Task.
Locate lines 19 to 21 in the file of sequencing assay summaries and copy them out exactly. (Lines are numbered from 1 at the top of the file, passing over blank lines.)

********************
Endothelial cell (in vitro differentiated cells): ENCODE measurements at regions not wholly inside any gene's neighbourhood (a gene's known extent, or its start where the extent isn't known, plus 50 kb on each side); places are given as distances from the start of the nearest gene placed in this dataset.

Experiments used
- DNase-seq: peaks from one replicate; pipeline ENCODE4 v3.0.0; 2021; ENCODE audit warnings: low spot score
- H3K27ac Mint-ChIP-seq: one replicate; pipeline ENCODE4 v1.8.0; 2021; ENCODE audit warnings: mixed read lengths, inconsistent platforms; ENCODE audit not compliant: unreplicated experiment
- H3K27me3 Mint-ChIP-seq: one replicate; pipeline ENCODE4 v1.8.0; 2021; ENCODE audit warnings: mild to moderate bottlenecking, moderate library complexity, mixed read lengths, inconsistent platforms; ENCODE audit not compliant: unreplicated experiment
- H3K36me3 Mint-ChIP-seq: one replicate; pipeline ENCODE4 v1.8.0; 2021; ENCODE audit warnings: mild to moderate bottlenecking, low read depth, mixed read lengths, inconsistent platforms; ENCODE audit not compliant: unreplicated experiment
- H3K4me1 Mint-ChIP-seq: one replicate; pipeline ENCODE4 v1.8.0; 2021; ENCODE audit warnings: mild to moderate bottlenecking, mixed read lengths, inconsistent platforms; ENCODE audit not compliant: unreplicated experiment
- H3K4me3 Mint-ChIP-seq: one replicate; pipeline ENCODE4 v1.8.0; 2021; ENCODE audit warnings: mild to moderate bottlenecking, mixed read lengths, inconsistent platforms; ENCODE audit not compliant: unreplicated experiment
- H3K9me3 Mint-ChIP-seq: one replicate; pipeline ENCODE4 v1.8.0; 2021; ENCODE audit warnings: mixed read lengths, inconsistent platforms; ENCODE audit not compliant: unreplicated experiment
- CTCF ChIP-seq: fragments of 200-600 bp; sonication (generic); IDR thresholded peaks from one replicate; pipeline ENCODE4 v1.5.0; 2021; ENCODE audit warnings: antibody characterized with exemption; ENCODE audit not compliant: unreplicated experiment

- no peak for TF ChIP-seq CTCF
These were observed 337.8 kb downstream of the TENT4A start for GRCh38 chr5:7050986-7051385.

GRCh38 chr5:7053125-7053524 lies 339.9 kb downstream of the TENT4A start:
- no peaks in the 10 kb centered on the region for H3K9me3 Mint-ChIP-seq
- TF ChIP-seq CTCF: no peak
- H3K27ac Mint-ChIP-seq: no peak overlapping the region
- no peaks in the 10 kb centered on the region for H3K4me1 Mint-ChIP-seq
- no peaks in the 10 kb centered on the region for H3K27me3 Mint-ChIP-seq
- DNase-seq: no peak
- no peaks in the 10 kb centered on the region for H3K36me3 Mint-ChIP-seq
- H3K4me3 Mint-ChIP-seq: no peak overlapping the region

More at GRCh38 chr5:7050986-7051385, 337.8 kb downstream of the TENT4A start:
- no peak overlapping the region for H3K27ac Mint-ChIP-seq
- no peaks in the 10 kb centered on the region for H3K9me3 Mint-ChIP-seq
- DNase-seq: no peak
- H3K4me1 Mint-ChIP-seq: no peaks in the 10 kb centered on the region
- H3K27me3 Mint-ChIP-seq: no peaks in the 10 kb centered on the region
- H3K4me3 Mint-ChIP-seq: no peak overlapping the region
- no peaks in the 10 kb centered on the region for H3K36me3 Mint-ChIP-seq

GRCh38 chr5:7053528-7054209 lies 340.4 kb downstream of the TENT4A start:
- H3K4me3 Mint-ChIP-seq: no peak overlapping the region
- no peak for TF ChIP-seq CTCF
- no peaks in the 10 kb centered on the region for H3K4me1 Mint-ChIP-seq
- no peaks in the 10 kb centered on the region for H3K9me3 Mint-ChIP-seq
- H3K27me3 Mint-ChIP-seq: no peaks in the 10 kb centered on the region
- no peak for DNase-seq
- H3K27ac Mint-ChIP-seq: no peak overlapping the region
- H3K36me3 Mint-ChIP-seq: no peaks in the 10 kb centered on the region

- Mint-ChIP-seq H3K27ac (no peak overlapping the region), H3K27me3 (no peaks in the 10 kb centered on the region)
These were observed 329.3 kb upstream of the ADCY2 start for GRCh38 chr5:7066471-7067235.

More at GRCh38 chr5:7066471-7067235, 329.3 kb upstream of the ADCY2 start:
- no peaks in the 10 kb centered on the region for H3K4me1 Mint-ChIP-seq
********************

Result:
- DNase-seq: no peak
- no peaks in the 10 kb centered on the region for H3K36me3 Mint-ChIP-seq
- H3K4me3 Mint-ChIP-seq: no peak overlapping the region